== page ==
My niece and I visited Rolan and Josh, of K’Ho Coffee again this year. My wife and I first visited them in 2014 and the improvements they’ve made since then are impressive. In two short years, they have built a roasting room that doubles as a showroom and retail shop where they have not only coffee on display, but also handicrafts made by the women of the tribe. In addition to the roasting room, they have also built an open cafe/seating area in the back, right in the middle of their home garden. Here, customers can sit and chat and enjoy a cup of coffee seated right next to productive coffee trees of various breeds.
During this visit, we toured a different group of farms starting with one of Rolan’s plots, situated next to others owned by her family. They just finished building a cook shack on site and have plans to expand it. They have an area cleared already for pulping cherries and another to build racks for raised beds for drying coffee. They have also created a small fish pond that will be stocked later.
The primary breed of coffee they have is Catimor. Catimor is a high-yield, disease-resistant cultivar originally bred in Portugal as a cross between Caturra and Timor, an arabica + robusta hybrid added specifically for robusta’s disease-resisting attributes. At the right elevations, Catimor can have good cup qualities and K’Ho farms, located at 1500-1700 MASL, are within that sweet-spot.
Earlier in the week that we visited, a tropical storm had hit the Philippines and the remnants of that system were still dumping rain on Vietnam when we visited. That made the motorbike trails leading to the farms very muddy and difficult to navigate. We also had a very small scooter that was struggling to get just one of us up the hill so we had to eventually park the bikes and hike the last kilometer or so, which took us up an additional 200-or-so vertical meters.
We visited three different plots and all three had healthy, well-cared-for shrubs showing very few signs of nutrition problems. When I asked about their fertilizing methods, the farmer said he fertilizes twice a year and that the soil is already good. There was a lot of insect damage visible on the leaves and Josh said they have been fighting berry borer beetles. Later in the day, at their house, he showed me some traps he had made for the beetles.
The K’Ho Tribe
Talking about their coffee without also talking about the K’Ho people would be a disservice. The K’Ho are a minority tribe living in the central highlands of Vietnam. They have been farming coffee since the 1860’s and still have heirloom arabica trees descended from seeds brought to Vietnam by the French. This makes them very unique in a country that is the number two supplier of robusta coffee (arabica coffee is twice as sweet with half the caffeine as robusta).
In addition to strong farming traditions, the K’Ho people make beautiful handicrafts, specializing in basket and cotton weaving. Part of their drive to preserve their traditions is to couple coffee production with their handicrafts; selling both side-by-side in their roasting room and local farmer’s markets. During our visit, they showed us some of their work and explained the time it takes to weave just one large blanket (weeks). One of the fascinating aspects for me was the ‘signature weave’ that each woman adds at the end of the piece, identifying who wove each article. Below are the unique signature weaves of two different blankets by two different women.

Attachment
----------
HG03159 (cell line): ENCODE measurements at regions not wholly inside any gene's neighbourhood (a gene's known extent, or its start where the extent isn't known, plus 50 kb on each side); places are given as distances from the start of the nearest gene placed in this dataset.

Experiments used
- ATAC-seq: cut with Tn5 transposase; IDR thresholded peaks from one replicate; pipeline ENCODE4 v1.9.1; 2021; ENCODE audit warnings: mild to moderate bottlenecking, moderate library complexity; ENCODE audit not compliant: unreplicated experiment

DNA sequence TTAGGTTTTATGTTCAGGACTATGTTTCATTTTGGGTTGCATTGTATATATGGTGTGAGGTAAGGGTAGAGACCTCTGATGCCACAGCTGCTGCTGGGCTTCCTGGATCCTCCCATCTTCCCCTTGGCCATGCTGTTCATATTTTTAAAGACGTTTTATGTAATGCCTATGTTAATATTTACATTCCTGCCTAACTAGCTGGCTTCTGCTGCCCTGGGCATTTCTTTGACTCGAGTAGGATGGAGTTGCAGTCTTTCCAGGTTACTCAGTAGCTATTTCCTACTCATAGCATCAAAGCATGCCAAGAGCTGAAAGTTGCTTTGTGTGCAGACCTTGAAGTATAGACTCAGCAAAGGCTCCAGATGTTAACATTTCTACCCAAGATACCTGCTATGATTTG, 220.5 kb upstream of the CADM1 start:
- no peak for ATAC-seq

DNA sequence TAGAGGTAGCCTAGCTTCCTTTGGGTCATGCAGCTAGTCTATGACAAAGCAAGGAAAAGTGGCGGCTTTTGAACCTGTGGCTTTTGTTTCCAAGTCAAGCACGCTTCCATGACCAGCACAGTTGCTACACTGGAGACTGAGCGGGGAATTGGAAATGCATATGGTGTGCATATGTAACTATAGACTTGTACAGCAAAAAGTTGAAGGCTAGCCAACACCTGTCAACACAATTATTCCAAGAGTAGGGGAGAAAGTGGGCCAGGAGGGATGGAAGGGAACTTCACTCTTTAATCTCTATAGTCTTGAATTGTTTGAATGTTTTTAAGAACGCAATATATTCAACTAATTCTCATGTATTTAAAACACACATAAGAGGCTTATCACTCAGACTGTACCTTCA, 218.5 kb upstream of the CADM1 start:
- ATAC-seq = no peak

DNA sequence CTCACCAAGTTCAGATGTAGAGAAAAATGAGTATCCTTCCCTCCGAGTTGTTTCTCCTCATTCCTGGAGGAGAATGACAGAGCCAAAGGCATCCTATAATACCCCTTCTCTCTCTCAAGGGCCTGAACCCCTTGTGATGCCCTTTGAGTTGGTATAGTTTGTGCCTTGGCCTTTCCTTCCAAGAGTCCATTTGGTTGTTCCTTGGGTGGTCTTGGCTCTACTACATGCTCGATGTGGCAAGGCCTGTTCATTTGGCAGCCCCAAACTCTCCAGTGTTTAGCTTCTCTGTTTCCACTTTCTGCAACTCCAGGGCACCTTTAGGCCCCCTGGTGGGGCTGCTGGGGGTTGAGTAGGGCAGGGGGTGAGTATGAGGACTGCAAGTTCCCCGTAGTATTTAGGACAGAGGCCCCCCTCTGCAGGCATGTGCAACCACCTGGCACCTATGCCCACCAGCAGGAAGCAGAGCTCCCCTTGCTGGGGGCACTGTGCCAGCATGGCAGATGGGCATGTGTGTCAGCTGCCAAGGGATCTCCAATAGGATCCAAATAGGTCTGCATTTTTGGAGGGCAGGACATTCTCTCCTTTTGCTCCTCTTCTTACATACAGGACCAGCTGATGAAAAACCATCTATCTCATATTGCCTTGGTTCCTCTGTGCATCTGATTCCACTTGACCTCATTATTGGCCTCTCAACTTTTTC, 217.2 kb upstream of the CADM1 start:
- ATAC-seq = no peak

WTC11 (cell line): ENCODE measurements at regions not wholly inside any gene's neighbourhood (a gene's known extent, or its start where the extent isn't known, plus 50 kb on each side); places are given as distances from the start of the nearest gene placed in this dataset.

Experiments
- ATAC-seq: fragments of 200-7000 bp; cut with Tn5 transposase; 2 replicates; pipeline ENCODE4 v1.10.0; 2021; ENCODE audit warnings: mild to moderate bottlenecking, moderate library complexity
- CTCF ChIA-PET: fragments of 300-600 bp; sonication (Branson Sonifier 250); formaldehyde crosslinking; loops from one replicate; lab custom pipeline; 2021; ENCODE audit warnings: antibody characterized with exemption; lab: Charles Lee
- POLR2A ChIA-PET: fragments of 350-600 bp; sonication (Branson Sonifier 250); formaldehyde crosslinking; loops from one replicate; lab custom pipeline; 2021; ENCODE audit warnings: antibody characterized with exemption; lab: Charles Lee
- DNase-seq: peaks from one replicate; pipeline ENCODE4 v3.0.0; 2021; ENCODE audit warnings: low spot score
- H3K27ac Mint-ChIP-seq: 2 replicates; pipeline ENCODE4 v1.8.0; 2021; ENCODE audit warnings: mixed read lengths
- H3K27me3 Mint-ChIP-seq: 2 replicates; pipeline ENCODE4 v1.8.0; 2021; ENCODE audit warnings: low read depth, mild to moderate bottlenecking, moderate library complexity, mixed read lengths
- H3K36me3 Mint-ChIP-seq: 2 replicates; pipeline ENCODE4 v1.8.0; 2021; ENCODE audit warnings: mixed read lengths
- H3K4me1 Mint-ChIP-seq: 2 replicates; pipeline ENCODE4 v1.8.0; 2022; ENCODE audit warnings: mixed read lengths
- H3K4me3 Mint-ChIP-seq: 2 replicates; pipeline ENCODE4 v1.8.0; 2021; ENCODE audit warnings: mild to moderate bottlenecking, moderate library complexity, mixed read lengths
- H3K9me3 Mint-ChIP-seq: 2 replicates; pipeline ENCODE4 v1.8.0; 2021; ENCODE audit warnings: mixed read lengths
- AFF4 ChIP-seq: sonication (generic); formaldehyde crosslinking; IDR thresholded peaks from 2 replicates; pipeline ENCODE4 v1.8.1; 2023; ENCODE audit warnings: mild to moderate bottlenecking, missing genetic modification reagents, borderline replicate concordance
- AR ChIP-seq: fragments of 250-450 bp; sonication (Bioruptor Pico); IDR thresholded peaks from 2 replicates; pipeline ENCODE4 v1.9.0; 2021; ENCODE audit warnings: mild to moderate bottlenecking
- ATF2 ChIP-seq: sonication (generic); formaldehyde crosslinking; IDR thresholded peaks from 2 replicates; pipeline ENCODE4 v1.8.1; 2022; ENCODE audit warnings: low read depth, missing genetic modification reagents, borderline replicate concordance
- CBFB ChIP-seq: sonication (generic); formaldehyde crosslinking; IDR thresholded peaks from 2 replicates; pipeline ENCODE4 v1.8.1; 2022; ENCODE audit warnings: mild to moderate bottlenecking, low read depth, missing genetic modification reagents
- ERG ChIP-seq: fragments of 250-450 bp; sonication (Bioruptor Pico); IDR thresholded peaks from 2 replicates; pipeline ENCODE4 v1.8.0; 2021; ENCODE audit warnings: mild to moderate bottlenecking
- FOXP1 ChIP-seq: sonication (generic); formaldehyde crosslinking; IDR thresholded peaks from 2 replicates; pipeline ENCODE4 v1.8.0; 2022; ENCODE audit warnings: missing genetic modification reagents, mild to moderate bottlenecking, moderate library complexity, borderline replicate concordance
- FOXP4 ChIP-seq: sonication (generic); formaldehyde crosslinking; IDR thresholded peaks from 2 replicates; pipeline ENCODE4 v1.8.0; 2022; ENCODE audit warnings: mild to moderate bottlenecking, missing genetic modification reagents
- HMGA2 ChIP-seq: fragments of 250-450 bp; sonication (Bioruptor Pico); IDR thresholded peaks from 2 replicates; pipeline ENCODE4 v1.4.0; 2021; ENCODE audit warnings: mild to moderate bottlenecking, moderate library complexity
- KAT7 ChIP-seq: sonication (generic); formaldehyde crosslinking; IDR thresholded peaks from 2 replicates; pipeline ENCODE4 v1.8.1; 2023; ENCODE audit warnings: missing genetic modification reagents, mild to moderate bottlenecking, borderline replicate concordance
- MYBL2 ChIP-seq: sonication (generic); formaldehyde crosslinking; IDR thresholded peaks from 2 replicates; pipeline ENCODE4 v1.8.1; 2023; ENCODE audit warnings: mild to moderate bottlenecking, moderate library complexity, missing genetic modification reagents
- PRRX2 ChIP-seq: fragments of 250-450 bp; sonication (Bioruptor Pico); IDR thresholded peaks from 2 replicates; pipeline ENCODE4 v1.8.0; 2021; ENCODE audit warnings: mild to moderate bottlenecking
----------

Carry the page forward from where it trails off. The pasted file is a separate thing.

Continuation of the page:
During our conversations throughout the day, Rolan mentioned the middleman, always with disdain. She explained that the middlemen are buyers/loansharks who often wait at the bottom of the hill to buy coffee at reduced prices, but always in cash. Because they pay cash, farmers or pickers who need quick money can sell to the middlemen, but at reduced profits. Even worse, farmers and/or pickers can borrow money from the middlemen at a relatively steep interest rate of between 10 and 30 percent! And while a farmer is in debt, he is often also obligated to sell the middleman his coffee, again at reduced prices. This causes a vicious cycle for the farmer: the high interest on the loan and low price for their coffee often pins them down in debt. To top it all off, many farmers who get trapped like this are also financially illiterate.
Because of this, one of the things they want to do at K’ho Coffee is to help educate the farmers about finances. It’s already very difficult to plan family finances when the bulk of one’s income is paid during the short harvest season. It’s nearly impossible to do when one isn’t financially literate.
Selling The Coffeelands
Many farmers are also selling their land to flower farmers, who clear the fields of all coffee trees and build large greenhouses to grow flowers. The coffee farmers might get a good price for their land, but they lose a major source of income and the family loses a major inheritance that may have been passed down several generations.
The valley behind Josh and RoLan’s house used to be covered with coffee trees but is slowly becoming dominated by greenhouses—a clear indication of how many farmers are taking the quick money in difficult times.
Despite their uphill battle, Rolan and Josh are making great strides in preserving the rich, cultural heritage of the K’Ho people through their coffee and handicrafts. I look forward to more visits in the future and seeing how much they’ve improved over this year!